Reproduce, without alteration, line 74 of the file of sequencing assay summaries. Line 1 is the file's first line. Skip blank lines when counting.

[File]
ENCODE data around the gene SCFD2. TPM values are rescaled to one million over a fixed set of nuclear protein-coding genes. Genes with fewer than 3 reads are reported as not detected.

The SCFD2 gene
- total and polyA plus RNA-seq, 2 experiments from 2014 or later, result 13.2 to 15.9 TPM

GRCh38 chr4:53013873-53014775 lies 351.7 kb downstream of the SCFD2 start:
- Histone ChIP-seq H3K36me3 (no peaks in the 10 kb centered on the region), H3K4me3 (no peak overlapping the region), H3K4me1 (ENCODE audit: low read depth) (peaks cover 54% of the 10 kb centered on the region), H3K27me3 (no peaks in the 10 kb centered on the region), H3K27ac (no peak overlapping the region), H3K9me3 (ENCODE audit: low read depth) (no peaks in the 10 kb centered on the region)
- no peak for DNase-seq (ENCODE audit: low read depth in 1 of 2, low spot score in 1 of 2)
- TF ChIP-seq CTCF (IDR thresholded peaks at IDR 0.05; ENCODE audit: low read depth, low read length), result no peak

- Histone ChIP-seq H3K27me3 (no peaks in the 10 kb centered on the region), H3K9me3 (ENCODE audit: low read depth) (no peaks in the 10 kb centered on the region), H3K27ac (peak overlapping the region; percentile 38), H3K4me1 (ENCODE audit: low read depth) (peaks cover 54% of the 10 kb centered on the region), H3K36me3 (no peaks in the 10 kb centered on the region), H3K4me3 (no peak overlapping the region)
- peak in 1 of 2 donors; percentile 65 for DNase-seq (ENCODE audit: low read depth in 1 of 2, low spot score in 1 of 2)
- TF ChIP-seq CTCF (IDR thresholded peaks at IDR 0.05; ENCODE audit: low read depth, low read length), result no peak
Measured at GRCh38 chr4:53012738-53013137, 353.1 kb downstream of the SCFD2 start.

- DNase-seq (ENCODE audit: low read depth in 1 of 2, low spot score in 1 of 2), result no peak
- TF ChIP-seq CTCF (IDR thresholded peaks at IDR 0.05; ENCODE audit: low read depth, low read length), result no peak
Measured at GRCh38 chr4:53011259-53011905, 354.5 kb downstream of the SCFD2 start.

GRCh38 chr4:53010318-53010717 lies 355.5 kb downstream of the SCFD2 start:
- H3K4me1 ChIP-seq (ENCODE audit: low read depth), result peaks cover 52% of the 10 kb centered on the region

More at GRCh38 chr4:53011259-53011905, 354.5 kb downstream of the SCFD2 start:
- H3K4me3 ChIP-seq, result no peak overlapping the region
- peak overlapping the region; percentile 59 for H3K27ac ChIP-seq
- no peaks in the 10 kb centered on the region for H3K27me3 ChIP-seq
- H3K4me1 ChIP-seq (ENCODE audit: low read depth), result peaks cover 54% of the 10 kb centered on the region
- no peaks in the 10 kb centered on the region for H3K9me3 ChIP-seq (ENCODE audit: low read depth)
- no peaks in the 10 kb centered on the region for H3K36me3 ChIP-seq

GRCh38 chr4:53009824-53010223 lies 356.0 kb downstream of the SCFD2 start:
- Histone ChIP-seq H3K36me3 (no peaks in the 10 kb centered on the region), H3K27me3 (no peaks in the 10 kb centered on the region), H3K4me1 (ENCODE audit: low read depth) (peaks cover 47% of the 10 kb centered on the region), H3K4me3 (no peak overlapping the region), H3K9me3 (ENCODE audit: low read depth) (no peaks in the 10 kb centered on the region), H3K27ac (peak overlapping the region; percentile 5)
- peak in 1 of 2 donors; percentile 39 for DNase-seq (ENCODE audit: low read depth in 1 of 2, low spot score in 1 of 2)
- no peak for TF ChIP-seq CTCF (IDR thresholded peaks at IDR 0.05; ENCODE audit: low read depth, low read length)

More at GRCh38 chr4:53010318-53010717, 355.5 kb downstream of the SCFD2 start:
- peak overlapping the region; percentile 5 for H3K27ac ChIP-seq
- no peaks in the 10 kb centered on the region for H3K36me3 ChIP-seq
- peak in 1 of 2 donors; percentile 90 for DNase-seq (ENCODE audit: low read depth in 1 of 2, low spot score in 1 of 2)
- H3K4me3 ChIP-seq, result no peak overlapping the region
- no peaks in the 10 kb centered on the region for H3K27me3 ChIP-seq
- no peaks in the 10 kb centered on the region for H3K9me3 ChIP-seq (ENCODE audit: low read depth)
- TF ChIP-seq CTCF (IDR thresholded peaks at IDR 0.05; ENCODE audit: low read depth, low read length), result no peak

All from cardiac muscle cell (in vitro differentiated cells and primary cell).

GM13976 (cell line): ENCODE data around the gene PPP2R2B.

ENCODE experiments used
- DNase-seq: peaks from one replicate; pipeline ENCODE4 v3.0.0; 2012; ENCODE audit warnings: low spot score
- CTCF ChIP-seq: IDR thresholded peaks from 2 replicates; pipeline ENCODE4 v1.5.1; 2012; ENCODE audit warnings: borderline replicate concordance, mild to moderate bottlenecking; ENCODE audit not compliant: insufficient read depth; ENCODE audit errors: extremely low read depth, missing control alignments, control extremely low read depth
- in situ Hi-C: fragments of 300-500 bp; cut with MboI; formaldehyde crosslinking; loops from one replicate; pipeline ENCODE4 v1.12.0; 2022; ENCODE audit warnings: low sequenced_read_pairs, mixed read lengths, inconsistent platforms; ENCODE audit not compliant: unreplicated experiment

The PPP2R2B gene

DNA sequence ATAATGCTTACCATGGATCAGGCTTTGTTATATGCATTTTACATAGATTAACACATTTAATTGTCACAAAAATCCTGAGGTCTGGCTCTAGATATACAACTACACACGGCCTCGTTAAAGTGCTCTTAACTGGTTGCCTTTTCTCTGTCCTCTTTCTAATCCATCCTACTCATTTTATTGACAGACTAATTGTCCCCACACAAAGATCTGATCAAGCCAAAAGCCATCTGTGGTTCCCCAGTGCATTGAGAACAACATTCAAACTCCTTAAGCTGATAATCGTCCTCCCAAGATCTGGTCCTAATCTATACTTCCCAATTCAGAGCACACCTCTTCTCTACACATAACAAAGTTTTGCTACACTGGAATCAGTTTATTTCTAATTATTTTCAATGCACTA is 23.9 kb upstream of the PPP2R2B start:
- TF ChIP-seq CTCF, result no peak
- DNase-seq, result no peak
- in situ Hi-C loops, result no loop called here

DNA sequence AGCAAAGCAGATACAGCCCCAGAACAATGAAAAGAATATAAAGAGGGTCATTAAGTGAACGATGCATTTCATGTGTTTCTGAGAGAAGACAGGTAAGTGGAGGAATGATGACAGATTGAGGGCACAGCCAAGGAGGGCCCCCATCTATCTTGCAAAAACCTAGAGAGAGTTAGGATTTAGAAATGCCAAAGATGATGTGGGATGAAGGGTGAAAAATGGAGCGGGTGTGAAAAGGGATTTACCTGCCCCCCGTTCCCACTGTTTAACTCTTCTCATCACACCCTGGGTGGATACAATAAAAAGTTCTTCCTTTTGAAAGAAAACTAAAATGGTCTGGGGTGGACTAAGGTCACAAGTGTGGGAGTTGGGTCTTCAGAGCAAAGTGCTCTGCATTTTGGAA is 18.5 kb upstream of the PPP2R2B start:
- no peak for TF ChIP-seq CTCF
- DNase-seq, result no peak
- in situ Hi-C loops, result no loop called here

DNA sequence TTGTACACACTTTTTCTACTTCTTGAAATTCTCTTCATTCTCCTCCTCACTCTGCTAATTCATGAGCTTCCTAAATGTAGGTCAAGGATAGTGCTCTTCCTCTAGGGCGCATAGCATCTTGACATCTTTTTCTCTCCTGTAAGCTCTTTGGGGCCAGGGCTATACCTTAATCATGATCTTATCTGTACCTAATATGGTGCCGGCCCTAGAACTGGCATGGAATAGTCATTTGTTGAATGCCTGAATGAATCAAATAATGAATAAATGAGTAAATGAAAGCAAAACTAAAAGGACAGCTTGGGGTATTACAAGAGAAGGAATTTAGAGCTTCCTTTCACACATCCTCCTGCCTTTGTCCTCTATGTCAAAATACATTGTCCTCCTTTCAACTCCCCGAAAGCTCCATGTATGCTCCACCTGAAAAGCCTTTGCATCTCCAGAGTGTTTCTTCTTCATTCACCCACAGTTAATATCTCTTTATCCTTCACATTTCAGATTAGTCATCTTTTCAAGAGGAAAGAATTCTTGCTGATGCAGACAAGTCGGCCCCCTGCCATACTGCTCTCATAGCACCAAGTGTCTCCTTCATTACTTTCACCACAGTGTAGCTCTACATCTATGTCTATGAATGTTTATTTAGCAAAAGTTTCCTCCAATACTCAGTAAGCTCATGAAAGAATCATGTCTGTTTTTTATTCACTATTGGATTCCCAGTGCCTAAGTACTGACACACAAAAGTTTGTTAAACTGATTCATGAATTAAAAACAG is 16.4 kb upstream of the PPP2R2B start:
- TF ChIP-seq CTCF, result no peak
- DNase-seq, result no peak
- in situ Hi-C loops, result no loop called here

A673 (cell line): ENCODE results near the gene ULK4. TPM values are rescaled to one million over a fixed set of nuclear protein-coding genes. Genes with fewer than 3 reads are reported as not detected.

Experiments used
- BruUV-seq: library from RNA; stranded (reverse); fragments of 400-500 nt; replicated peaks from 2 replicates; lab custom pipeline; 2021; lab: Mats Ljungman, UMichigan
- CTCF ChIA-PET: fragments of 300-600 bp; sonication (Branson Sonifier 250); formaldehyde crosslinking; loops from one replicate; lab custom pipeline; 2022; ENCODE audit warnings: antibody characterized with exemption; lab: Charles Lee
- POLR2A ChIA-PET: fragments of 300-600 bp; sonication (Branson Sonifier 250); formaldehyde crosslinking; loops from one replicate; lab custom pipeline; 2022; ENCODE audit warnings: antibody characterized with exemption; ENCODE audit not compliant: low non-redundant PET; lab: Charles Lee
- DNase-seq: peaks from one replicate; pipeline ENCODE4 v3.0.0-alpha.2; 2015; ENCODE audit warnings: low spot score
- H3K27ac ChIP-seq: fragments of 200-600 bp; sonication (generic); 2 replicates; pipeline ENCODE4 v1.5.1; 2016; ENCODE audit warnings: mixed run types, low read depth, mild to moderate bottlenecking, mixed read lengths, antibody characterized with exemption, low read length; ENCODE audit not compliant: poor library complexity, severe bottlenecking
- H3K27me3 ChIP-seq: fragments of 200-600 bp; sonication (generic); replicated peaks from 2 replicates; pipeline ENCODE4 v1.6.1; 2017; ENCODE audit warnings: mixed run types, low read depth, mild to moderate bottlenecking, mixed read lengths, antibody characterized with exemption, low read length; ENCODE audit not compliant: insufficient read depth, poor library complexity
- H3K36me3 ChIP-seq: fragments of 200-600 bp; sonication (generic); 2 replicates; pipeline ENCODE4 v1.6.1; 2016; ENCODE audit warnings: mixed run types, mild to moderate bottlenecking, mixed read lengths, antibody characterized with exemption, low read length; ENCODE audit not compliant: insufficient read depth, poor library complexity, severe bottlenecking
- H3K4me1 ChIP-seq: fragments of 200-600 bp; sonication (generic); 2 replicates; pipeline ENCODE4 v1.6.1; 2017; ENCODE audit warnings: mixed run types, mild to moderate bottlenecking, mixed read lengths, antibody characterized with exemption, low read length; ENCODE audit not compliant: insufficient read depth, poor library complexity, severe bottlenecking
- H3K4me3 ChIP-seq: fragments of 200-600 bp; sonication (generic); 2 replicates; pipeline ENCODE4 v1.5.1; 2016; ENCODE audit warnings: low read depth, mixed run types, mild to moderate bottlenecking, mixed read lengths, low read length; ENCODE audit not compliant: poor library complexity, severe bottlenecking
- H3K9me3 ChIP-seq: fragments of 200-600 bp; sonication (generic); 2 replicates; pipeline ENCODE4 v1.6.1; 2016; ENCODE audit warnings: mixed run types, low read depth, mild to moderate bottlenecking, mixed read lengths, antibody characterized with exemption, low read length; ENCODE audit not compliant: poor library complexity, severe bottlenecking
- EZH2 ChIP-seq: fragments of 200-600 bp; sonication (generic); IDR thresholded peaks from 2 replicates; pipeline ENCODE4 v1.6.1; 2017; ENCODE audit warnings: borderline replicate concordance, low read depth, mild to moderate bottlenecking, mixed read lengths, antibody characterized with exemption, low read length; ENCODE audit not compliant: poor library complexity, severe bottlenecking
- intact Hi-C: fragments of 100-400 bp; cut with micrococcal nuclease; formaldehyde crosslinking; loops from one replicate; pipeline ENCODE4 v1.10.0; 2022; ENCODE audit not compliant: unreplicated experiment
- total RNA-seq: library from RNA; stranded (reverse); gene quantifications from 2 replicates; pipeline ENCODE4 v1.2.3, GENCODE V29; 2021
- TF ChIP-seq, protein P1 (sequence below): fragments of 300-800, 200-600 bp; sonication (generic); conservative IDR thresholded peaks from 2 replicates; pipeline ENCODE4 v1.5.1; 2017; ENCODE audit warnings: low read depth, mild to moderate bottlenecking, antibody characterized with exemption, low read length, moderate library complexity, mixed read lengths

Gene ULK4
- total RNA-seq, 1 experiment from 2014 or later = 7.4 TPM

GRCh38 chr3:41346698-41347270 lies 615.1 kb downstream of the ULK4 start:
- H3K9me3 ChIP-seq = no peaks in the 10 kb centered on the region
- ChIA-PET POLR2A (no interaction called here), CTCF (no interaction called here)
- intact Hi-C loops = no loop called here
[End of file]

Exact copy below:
- H3K9me3 ChIP-seq = no peaks in the 10 kb centered on the region